I stayed up until the end, until our President took the stage, until tears were running down my face at his words:
America, I believe we can build on the progress we’ve made and continue to fight for new jobs and new opportunity and new security for the middle class. I believe we can keep the promise of our founders, the idea that if you’re willing to work hard, it doesn’t matter who you are or where you come from or what you look like or where you love. It doesn’t matter whether you’re black or white or Hispanic or Asian or Native American or young or old or rich or poor, able, disabled, gay or straight, you can make it here in America if you’re willing to try.
I believe we can seize this future together because we are not as divided as our politics suggests. We’re not as cynical as the pundits believe. We are greater than the sum of our individual ambitions, and we remain more than a collection of red states and blue states. We are and forever will be the United States of America.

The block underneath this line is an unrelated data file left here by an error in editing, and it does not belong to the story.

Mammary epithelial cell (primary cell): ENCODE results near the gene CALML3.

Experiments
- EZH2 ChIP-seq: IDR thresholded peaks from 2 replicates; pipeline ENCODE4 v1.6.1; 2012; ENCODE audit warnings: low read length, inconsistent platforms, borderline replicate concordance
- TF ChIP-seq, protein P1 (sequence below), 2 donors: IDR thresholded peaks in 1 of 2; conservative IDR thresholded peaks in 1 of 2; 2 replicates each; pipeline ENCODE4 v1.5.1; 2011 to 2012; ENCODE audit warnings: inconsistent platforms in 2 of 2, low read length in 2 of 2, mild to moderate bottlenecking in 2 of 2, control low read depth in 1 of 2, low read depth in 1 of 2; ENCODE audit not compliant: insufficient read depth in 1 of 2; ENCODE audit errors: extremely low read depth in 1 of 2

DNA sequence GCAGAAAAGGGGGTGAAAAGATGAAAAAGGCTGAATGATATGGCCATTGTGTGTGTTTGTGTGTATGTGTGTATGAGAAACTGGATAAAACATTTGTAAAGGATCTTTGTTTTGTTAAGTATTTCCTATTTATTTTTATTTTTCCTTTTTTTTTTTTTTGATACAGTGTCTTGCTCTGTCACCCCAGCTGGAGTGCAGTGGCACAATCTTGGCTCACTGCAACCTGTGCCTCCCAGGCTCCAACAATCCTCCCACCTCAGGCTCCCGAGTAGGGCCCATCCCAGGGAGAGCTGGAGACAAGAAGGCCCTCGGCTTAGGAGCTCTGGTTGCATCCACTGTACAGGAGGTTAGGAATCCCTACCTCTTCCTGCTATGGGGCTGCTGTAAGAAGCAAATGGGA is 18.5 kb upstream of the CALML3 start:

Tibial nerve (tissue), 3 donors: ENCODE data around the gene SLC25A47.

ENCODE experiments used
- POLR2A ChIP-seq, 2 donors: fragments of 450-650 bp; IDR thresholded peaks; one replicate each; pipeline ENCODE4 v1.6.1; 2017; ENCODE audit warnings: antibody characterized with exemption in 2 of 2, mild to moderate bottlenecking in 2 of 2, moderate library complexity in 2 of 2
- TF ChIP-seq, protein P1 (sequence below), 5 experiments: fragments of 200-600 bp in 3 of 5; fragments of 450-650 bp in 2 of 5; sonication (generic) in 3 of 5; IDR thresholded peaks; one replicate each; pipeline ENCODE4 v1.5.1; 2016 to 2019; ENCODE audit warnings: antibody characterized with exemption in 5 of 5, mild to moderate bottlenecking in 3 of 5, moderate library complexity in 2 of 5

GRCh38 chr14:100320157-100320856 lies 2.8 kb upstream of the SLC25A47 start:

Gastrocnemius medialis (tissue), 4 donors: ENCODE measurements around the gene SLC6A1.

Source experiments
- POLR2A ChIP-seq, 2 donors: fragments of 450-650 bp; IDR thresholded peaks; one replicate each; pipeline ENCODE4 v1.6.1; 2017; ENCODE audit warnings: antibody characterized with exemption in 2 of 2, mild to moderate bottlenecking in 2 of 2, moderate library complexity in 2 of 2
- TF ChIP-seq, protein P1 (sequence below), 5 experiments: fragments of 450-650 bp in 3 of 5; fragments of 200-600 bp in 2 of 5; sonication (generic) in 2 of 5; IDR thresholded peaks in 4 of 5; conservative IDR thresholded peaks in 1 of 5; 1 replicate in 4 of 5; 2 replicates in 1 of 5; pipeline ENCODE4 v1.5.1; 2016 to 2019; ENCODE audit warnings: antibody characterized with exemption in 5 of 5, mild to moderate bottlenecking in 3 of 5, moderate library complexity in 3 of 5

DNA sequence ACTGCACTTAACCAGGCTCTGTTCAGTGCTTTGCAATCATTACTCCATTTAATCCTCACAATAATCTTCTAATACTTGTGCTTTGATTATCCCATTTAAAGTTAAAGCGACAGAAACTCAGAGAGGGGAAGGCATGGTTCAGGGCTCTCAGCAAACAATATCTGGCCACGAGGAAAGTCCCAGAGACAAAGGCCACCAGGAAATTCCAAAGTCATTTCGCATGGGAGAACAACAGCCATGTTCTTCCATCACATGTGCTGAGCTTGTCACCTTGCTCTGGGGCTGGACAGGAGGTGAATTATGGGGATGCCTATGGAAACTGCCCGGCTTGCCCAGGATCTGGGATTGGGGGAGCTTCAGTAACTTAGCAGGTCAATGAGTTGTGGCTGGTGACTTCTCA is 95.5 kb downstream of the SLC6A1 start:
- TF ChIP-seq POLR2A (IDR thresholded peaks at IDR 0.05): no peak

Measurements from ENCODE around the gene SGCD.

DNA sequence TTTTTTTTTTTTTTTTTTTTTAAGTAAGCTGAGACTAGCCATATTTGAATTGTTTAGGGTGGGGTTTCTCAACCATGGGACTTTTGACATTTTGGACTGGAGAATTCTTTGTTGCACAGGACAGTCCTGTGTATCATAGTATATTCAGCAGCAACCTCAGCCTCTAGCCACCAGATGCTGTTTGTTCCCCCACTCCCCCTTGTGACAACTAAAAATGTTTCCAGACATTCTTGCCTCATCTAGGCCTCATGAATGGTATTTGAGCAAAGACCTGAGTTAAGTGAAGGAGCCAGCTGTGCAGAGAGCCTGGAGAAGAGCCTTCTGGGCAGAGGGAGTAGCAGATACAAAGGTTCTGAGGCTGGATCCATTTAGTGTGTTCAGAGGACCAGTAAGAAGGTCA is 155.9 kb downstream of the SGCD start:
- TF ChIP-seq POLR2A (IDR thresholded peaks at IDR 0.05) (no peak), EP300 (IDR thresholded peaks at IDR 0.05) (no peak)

It wasn’t just the re-election of President Obama that made my heart sing.
Joe Walsh, the man that claimed I don’t exist, lost his reelection bid.
Todd Akin, failed scientist and idiot about rape, was legitimately defeated.
Elizabeth Warren, the woman with an amazing understanding of the economy, won her bid for the Senate.
Maize Hirono will be the first Asian-American woman in the senate.
Tammy Baldwin will be the first openly gay senator.
Here in Pennsylvania, Kathleen Kane won the Attorney General spot after having to face one of the ugliest set of attack ads I’ve ever seen – including one in the last few days that basically claimed she accepted bribes (it was really campaign donations) with an actress playing her and accepting envelopes of money.
After watching a campaign full of ridiculous statements about women, it was heartening to see the speakers of those statements sent packing. My heart was singing by the end of the night. It was amazing.
I know many of you don’t feel the same way today. I’m so sorry things didn’t go your way. I believe, though, that what’s important now is that we all work hard toward compromise instead of rancor.
What do you say?